Down goes Allen Sessoms


Sessoms’ battle to keep his community college ultimately spelled his doom. (Marvin Joseph/The Washington Post)

Allen Sessoms came to the University of the District of Columbia in 2008 with big plans and big energy. The physicist and former diplomat presided over the most drastic overhaul the struggling university had seen in 35 years, separating its community college guts from its aspirational “flagship university.” But a series of controversies — a tuition hike, a travel scandal and, most crucially, a difference of opinion with Mayor Vincent C. Gray and other influential powers on separating the community college from the university — culminated in last night’s four-hour closed-door board meeting. The Post’s Nick Anderson reports: “Board Chairwoman Elaine A. Crider read a brief statement shortly after 9:30 p.m. announcing the termination of Sessoms. She thanked him for his service but said that as UDC grapples with challenges, ‘we decided to go in a different direction.'”

In other news:

If Jim Graham thought his friend had offered him a “repulsive” deal, why did he help her win a school board seat? (Post)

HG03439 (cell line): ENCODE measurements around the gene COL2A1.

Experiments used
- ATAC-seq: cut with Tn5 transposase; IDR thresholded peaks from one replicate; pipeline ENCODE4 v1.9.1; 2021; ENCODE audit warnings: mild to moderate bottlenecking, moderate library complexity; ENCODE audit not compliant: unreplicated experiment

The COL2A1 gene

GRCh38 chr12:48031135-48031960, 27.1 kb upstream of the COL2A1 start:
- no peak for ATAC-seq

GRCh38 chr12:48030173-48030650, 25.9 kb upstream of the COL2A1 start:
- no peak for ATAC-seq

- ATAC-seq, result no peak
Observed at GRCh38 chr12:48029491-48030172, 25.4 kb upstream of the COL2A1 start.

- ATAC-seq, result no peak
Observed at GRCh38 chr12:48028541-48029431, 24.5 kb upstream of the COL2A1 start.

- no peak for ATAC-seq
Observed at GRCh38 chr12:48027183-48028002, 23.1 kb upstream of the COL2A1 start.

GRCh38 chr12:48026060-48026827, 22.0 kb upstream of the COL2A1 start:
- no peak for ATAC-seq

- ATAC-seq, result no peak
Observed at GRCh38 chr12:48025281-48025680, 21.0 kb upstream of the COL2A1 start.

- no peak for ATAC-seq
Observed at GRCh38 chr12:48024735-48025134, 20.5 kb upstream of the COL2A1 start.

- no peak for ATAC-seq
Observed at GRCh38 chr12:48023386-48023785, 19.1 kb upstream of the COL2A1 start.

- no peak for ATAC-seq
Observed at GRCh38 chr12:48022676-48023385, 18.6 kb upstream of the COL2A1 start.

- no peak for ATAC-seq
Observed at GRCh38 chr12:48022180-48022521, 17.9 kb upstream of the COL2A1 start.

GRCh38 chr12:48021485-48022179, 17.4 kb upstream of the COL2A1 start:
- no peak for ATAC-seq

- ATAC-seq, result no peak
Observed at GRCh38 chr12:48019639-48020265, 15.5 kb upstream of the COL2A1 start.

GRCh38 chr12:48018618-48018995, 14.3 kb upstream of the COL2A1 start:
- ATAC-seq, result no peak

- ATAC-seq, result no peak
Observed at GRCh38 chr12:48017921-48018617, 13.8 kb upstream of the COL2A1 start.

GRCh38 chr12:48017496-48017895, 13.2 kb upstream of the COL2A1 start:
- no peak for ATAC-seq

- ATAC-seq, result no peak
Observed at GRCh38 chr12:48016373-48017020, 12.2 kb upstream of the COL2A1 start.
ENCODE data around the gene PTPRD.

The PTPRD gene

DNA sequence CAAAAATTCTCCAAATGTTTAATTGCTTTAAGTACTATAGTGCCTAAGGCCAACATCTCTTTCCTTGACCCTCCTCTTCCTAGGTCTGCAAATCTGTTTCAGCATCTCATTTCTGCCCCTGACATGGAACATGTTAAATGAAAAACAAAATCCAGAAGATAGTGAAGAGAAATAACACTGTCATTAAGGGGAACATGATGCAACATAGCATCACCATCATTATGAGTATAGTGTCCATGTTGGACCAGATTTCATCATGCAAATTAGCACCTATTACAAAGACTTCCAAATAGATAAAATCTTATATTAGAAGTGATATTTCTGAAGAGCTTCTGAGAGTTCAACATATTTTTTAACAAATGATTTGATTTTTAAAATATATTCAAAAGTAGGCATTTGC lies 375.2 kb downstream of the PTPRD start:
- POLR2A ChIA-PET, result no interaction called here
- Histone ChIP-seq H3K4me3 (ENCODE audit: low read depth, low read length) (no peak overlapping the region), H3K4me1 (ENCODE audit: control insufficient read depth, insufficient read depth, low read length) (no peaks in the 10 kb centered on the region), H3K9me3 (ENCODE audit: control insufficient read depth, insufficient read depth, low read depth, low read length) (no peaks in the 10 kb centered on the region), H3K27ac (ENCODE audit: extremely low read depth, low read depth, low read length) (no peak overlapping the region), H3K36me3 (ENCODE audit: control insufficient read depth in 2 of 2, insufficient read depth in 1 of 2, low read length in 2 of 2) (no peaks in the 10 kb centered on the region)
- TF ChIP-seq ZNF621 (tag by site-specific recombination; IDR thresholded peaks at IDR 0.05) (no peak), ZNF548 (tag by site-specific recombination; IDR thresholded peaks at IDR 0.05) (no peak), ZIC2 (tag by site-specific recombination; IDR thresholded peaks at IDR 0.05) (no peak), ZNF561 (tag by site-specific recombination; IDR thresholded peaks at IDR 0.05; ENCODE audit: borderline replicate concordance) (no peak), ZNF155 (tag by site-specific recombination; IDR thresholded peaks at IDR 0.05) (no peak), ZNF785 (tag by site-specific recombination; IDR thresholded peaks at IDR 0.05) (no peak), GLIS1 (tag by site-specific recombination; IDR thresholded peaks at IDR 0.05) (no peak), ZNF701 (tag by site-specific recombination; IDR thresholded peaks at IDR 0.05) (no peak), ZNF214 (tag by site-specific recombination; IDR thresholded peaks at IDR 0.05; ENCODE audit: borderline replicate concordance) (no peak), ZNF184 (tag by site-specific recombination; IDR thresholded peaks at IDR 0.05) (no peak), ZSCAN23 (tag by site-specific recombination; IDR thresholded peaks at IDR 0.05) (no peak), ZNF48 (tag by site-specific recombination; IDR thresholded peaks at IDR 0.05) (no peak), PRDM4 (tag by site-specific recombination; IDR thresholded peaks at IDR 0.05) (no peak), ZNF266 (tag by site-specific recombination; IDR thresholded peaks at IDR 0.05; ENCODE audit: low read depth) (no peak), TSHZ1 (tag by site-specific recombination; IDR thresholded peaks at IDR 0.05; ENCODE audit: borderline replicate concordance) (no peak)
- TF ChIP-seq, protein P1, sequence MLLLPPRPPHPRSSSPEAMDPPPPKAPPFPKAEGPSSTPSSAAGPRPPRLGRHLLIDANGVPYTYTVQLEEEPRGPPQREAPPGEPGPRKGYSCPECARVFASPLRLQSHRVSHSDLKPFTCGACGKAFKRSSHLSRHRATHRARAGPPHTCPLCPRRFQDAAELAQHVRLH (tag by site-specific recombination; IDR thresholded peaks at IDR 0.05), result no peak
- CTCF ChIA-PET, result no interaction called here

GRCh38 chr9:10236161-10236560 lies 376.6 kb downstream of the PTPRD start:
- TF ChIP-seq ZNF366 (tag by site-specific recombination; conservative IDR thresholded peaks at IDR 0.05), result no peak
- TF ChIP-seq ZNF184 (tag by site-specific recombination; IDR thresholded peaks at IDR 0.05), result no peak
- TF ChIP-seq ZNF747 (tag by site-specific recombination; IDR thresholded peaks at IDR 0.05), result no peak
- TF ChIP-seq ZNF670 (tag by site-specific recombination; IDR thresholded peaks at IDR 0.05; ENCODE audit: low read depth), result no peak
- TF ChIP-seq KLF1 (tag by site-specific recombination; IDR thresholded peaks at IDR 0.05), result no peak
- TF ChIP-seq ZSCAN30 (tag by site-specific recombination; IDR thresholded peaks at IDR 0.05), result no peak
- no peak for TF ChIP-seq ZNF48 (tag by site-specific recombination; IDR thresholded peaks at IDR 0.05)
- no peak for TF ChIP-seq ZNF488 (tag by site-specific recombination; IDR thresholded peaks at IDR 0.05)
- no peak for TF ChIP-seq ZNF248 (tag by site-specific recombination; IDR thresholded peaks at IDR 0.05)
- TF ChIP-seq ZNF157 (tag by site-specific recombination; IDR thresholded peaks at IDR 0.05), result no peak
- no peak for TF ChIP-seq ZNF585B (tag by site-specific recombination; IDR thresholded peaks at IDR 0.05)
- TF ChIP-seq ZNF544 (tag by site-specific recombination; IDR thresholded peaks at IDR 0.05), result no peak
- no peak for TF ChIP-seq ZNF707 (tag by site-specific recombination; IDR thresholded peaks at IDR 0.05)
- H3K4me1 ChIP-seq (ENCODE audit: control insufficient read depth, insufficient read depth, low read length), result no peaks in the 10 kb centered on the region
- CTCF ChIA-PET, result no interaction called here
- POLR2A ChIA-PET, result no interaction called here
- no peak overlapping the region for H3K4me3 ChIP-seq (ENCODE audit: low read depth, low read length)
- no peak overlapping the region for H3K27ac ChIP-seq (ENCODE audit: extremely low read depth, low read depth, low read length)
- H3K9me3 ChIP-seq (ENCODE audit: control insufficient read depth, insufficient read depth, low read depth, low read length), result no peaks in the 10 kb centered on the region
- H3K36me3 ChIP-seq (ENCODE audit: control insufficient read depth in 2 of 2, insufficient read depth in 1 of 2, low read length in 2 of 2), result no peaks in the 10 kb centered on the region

The District’s special-education busing system has finally escaped federal court oversight (D.C. Schools InsiderLegal Times)

Ron Machen is taking his time for a reason, says Bob McCartney (Post column)

CBE vote exposes legislators’ hypocrisy and, perhaps, some conflicts of interest (Loose Lips)

After Graham probe, it’s time for Metro board to tighten its ethics belt (Post editorial)

Judge could rule today on Albrecht Muth’s fitness for trial (Post)

Task force tells Kaya Henderson to put a library in every school (D.C. Schools Insider)

Hopes and dreams where bricks strike buses (Post)

What happened to Unique Harris, young mother missing for two years now? (WaTimes)

Council considers wading into electronic privacy debate (WaTimes)

Surprise: D.C. politicos support new federal gun laws (WRC-TV)

Four language-immersion charters band together to propose high school (D.C. Schools Insider)

Doored cyclist wants $70,000 in compensation (City Desk)

Passed quietly Tuesday: More legal protections for cyclists (WJLA-TV)

Cathy Lanier ought to use her bar-closing powers more judiciously (Blade)

Those missing food truck comments have been found (Young & Hungry)

Council speed bill meant city had to replace speed-limit signs that just went up (Examiner)

Still no official gay group for Catholic U. (Blade)

Rick Rosendall is your new GLAA president — believe it or not, he wasn’t already (Blade)

The Ballou Senior High band will march in the inauguration parade (The Root)

Sticky Rice owner Joey Belcher, 39 37, found dead in his apartment (WJLA-TVDCistThe Hill Is HomeCrime Scene)

Mike DeBonis covers Congress and national politics for The Washington Post. He previously covered D.C. politics and government from 2007 to 2015.
Comments
Show Comments
Most Read Local

local

mike-debonis

Success! Check your inbox for details.

See all newsletters